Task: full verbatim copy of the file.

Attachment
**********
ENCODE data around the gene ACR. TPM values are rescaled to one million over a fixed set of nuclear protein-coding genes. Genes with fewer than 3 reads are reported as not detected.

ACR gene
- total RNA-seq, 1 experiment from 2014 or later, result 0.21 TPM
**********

ENCODE data around the gene ACR. TPM values are rescaled to one million over a fixed set of nuclear protein-coding genes. Genes with fewer than 3 reads are reported as not detected.

ACR gene
- total RNA-seq, 1 experiment from 2014 or later, result 0.21 TPM